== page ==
I first lived in the Old House. It was called that because it was the oldest house of sawed lumber east of the Peace River. My great grandfather had built it in 1876 after the original log cabin burned. Plumbing and electricity were not added until after my mother married my father in 1945. The bathroom was located in an ideal position – right off the back porch. After a day of working hard in the groves or with the cows, you stepped right into the bath room to shower off. Unfortunately, the electrician and plumber failed to communicate, so the fuse box and cloth insulated electric lines were also located in the bathroom (not exactly up to code).
For this reason (and many others) my mother built the New House when I was seven. It had air conditioning, a bedroom for each child, and best of all, a bath without a fuse box. The only problem was the architect was not familiar with the work habits of cattlemen. All the bathrooms in the house were located at the far end, away from the door most often used. Shortly after we moved into the house, my mother’s voice would ring out, “Stop tracking dirt through my new house!” Thus began the custom of stripping down to our underwear under the carport, hosing off, and dashing through the house.
This system worked pretty well until the day my mother was entertaining her bridge club. My brother and I were riding horses, had gotten sweaty, and needed to a good bath. We stripped as usual in the carport at the back of the house, not seeing the cars parked on the half-circle drive in the front of the house (where company entered). My brother hosed himself off, then squirted me in the face, temporarily blinding me. Naturally I took this as a provocation to get him in trouble, and perhaps sent to prison. I darted inside the house screaming “Steve squirted me in the eyes and now I am blinded for life!”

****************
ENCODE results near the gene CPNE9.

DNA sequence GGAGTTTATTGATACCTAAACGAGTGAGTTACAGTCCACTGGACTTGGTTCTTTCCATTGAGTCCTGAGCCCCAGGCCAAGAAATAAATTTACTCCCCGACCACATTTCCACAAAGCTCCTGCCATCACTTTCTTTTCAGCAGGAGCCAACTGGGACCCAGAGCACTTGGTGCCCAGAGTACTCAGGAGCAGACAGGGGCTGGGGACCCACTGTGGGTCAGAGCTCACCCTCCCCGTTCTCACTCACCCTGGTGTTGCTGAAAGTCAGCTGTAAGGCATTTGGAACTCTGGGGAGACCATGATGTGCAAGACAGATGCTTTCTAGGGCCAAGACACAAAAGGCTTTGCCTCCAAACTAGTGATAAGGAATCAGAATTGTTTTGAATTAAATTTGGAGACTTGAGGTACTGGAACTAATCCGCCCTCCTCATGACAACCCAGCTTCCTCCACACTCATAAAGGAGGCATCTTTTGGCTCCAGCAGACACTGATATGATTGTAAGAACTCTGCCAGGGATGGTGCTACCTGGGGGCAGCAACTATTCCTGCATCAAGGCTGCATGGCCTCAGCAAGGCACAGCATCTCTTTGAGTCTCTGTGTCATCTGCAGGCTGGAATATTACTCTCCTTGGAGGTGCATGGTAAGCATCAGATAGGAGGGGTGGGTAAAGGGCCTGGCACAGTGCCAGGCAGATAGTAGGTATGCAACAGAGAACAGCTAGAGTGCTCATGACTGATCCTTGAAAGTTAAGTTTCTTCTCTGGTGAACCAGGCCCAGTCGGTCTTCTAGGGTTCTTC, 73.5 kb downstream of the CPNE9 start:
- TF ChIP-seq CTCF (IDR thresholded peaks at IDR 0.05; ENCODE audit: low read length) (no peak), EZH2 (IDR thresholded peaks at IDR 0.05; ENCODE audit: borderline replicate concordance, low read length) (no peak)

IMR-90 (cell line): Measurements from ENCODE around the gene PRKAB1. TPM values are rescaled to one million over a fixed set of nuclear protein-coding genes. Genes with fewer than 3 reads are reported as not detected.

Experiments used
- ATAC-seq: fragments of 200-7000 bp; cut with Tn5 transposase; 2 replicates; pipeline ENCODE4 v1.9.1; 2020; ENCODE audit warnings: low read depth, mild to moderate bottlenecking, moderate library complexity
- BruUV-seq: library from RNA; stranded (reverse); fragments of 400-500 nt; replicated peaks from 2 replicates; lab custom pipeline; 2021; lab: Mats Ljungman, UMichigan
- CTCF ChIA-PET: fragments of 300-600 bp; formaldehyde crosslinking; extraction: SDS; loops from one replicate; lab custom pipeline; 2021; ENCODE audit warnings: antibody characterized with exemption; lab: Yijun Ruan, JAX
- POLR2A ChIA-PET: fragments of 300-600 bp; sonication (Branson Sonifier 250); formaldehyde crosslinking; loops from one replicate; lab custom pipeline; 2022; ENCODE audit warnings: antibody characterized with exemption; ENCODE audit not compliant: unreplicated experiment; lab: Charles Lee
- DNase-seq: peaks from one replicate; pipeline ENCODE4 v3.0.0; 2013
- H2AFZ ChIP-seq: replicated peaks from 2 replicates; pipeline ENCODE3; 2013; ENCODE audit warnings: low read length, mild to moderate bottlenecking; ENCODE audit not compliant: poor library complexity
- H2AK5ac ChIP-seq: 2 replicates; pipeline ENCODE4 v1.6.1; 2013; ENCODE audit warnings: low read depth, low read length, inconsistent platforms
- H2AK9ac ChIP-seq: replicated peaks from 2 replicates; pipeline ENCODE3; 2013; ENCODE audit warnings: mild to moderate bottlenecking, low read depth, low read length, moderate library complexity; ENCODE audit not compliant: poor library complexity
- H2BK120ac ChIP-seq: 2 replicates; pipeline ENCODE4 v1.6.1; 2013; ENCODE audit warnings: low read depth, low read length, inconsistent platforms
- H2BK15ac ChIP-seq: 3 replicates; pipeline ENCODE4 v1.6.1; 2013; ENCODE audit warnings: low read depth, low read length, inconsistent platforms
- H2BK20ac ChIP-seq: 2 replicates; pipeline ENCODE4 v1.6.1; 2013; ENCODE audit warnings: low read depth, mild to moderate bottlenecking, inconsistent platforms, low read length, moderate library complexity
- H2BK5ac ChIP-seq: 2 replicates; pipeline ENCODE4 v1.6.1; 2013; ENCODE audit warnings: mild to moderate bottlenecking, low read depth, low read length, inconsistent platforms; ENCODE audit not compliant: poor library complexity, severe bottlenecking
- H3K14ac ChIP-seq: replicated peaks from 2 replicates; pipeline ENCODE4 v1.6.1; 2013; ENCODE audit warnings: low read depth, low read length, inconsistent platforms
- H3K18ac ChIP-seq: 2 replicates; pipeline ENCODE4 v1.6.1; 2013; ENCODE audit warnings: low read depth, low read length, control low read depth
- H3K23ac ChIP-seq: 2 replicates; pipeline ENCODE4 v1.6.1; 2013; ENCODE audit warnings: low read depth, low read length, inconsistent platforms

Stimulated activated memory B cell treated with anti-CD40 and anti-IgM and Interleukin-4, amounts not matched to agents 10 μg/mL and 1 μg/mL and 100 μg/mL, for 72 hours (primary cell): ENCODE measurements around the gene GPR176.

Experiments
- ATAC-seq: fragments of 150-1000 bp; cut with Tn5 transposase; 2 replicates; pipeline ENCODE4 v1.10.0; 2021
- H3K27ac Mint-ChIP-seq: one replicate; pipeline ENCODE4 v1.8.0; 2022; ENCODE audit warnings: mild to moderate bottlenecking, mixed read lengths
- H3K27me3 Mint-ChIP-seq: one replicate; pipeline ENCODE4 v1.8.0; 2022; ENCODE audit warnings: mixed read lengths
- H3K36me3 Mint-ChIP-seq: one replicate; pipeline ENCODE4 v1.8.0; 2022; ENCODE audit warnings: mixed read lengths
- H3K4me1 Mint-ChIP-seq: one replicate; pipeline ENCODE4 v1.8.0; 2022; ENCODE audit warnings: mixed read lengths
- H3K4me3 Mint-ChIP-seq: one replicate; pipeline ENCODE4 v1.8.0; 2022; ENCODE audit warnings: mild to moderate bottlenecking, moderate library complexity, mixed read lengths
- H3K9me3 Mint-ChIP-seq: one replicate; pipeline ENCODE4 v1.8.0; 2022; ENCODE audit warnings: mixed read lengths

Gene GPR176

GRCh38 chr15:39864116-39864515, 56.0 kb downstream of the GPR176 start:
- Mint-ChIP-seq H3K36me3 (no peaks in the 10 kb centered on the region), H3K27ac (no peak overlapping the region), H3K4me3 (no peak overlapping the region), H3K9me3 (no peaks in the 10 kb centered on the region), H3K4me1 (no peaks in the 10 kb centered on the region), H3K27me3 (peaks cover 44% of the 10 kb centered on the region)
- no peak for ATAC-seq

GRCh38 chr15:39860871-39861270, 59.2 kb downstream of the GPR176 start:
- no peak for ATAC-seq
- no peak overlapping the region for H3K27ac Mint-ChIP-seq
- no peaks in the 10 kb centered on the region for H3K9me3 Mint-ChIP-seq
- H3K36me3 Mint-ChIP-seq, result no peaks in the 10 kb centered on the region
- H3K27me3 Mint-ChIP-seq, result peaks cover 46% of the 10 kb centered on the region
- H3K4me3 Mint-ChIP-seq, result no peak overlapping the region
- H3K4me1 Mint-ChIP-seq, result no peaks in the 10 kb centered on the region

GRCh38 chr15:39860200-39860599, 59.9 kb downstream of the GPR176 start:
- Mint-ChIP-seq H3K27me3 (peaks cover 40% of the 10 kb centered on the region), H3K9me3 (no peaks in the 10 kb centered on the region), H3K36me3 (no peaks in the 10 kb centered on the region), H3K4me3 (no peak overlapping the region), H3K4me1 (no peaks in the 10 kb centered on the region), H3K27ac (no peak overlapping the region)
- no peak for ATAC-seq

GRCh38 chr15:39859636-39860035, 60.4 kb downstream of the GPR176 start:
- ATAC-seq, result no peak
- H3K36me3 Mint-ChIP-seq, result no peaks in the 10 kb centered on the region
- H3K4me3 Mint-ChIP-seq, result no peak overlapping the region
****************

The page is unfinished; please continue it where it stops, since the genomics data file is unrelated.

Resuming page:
In my quest to find Mama, I ran in the direction of voices. The ladies were arrayed around a card table in the front room, where I was forbidden to ever set foot. I temporarily forgot this prohibition, my blindness inducing amnesia. I arrived in my underwear, my eyes squinted shut, sobbing, screaming, and dripping.
Apparently, the refined ladies of the Lemon Grove Bridge Club had never experienced sibling rivalry, or at least they had never heard it expressed so loudly by a sopping wet boy in his underwear. Their mouths formed large, silent “O’s” at this breach of etiquette. My mother flashed me a look that clearly communicated, “I am going to kill you.” At this moment my brother also entered the room, to act as his own defense counsel. He had reached the age where he was ashamed of his body in front of strange women, so his eyes widen, and he scampered down the hall to lock himself in the bathroom.
My memory of that night’s events are hazy after that. I recall peals of laughter, the abandonment of the bridge game, a beating for myself and my brother (I still don’t know why I was spanked – he was clearly the one at fault), and being forced to mop up the lake that had formed in the hall while my mother grieved over her new front room carpet, now clearly imprinted with mud.
Jesus cleanses us before we ever come in the house. His grace washes over all the dirt of our souls. He is never shocked. The power of His forgiveness deals with all the dirt that clings to you. There is never shock in the Father’s house when you come in, dripping of grace. There is only, “Welcome home.”